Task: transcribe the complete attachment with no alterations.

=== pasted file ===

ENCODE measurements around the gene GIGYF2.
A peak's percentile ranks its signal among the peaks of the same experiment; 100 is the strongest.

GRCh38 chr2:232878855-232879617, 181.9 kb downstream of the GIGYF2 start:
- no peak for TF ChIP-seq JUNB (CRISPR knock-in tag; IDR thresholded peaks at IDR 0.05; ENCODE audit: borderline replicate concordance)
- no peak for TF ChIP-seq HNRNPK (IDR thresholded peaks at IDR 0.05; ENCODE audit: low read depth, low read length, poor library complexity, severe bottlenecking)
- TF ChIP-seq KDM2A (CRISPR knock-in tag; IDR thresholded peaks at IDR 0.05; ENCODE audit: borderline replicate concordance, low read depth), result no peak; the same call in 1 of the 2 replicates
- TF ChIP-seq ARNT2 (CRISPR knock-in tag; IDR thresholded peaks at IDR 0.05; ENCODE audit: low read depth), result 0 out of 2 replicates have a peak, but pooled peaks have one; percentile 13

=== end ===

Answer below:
ENCODE measurements around the gene GIGYF2.
A peak's percentile ranks its signal among the peaks of the same experiment; 100 is the strongest.

GRCh38 chr2:232878855-232879617, 181.9 kb downstream of the GIGYF2 start:
- no peak for TF ChIP-seq JUNB (CRISPR knock-in tag; IDR thresholded peaks at IDR 0.05; ENCODE audit: borderline replicate concordance)
- no peak for TF ChIP-seq HNRNPK (IDR thresholded peaks at IDR 0.05; ENCODE audit: low read depth, low read length, poor library complexity, severe bottlenecking)
- TF ChIP-seq KDM2A (CRISPR knock-in tag; IDR thresholded peaks at IDR 0.05; ENCODE audit: borderline replicate concordance, low read depth), result no peak; the same call in 1 of the 2 replicates
- TF ChIP-seq ARNT2 (CRISPR knock-in tag; IDR thresholded peaks at IDR 0.05; ENCODE audit: low read depth), result 0 out of 2 replicates have a peak, but pooled peaks have one; percentile 13